Nor would the bed go up the stairs of their new home. But Rory wasn’t to be denied. He kept eyeing the bed, which jammed the whole downstairs hall. “I’ve got it, Iz,” he said finally, using his nickname for her real name, Isabelita. “Well . . . Rory?” He proceeded, without batting an eye, to saw the frame widthwise completely in two. Then the studio called him for a picture, and he left it there, two wounded halves. Lita called in a carpenter, and phoned Rory on the set of “How to Marry a Millionaire.” “There’s a man here who says he’ll fix the bed. For sixty-seven dollars he’ll hinge it back together again,” she said. And heard her husband sigh happily, “I knew there was some way of getting that bed up there.”
For two who came from such different worlds, they’ve weathered their first five years very happily. “Lita’s made more adjustments than I have—to be fair,” Rory says readily. “She was a little hothouse flower when we married. Now she’s camping out like a veteran and loving it.”
Rory himself, he admits now, was a little worried at first as to how she would manage the rugged fishing trips on the Colorado River. But after the first, Howard Hill, famed archer and fisherman who accompanied them, said, “Stop worrying about your little ‘Squaw’, Rory. The kid’s a real natural. She’s used to moving in rhythm. She’ll outrun trouble any time.” And she has.
But the trips have given her some strange thrills. She awakened with a shock one afternoon when she was napping on her cot to find twelve buzzards hovering five feet over her head. “Rory!” she yelled, “they must think I’m—dead!”
But as she says, “Rory will go to night clubs with me too now.” Which, as anybody who knows Smoky Calhoun can tell you, is more than a mild concession. He likes to catch the acts and various bands, but as for “sitting hunched up, with your knees jammed against a table,” says he, “dodging other couples on the dance floor, and just staring across at others who are staring back across at you” he’d rather have a few friends in at home. It’s cheaper and less painful. Furthermore, it seems rumors have a way of sprouting among the night club set. “Just stay out of the traffic, and you’re all right,” he says.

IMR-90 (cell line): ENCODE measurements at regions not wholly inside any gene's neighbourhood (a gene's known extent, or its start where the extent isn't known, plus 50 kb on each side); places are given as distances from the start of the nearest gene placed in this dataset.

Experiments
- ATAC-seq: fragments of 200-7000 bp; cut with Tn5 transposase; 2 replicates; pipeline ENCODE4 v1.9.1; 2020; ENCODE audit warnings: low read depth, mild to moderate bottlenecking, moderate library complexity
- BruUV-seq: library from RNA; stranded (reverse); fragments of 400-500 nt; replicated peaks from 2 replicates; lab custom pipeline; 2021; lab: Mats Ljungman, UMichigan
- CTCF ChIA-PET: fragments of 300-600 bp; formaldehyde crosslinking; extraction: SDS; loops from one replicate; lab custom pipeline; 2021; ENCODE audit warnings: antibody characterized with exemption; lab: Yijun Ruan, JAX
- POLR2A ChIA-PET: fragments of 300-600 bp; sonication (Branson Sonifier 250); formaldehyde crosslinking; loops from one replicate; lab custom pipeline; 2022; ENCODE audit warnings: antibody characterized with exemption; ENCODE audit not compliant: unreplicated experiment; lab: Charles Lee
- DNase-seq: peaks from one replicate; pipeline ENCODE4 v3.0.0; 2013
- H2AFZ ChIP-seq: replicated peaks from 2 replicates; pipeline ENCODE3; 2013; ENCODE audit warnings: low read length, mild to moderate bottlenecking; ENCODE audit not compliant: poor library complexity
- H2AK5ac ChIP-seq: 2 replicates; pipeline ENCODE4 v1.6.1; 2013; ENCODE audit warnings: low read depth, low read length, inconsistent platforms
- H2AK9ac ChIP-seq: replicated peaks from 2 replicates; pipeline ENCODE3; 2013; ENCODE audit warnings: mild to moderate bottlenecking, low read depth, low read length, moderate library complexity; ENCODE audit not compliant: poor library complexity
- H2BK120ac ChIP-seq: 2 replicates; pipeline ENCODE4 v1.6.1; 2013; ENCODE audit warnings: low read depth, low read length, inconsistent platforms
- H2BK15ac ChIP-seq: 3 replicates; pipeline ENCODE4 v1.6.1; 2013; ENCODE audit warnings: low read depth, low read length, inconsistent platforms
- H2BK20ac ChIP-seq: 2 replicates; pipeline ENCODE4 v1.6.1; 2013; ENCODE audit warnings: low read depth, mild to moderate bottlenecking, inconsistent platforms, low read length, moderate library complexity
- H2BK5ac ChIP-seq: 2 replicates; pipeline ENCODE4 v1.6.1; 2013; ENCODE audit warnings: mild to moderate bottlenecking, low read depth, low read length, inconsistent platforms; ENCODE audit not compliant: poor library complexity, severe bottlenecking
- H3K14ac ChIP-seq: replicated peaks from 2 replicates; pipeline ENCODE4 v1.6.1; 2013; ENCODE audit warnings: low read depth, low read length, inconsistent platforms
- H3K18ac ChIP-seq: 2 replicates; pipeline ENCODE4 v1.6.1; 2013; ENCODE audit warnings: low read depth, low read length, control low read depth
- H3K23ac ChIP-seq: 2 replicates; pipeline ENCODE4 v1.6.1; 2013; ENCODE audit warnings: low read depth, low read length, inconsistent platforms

But for an admittedly old-fashioned guy he has no objections to Lita’s having a career. “Why should I?” he asks. “Lita was in showbusiness long before I was—ever since she was a kid. I’m proud of her. False pride usually causes the trouble between working couples, with first one on top of the heap, and then the other. But when you love each other . . .
“Of course it hasn’t been all roses,” Rory goes on. “And when we have an argument, it’s a real beauty. But when it’s over, there’s no hangover. We forget it. And that Lita—she’s such a doll, forgetting’s easy with her.”
Looking back over their first five years together, as he sees it, plurality presented the problem. “When you marry the whole scope broadens. You have to stop thinking ‘I’ and start thinking ‘We’.”
Thinking plural didn’t come too easy at times for a guy who’d lone-wolfed it through all his early years. “I’m going out to dinner with so-and-so tomorrow,” he would say casually. “You are?” Lita would reply with raised eyebrows. “Well, have a good time.” Then Rory would correct hastily, “I mean we’re going.” And she would smile, “That’s nice. I’m glad you told me.”
But how truly they were bound together as one was brought home to them poignantly when tragedy touched them for the first time—when Lita lost the baby around whom they’d woven so many plans and dreams. The doctor assured her she had nothing to fear, that there could be another baby another day. But more comforting and more steadying was Rory’s arm around her.
He’s ready to let the whole world know how much being bound together means to him. So much, he’s taking it in installments five years at a time to let it really sink in. “They’ll look a little out of style twenty years from now,” he laughs of the gray lace and the blue suit. “Folks will be saying, ‘Aren’t they a gra-a-an-n-d old couple,” he says mimicking in a quavery voice.
But how lucky can a guy be? his tone asks—a guy who five years ago watched a girl come dancing out onto the stage of the Mocambo into his life and his heart. “If you’ll trust me, I’d like to take you home,” he said and sensed from that night that he meant, “I’d like to take you—to our home.”
In his own way, Rory explained it to the minister who performed their first wedding ceremony, when he discussed their marrying again. Used to silver and golden weddings, the minister was surprised. “Isn’t this a little soon, Son?” he asked. “Maybe. But I still can’t believe it,” Rory said slowly. “That’s why I want to do it over again.”
—BY MAXINE ARNOLD
It is a quote. PHOTOPLAY MAGAZINE SEPTEMBER 1953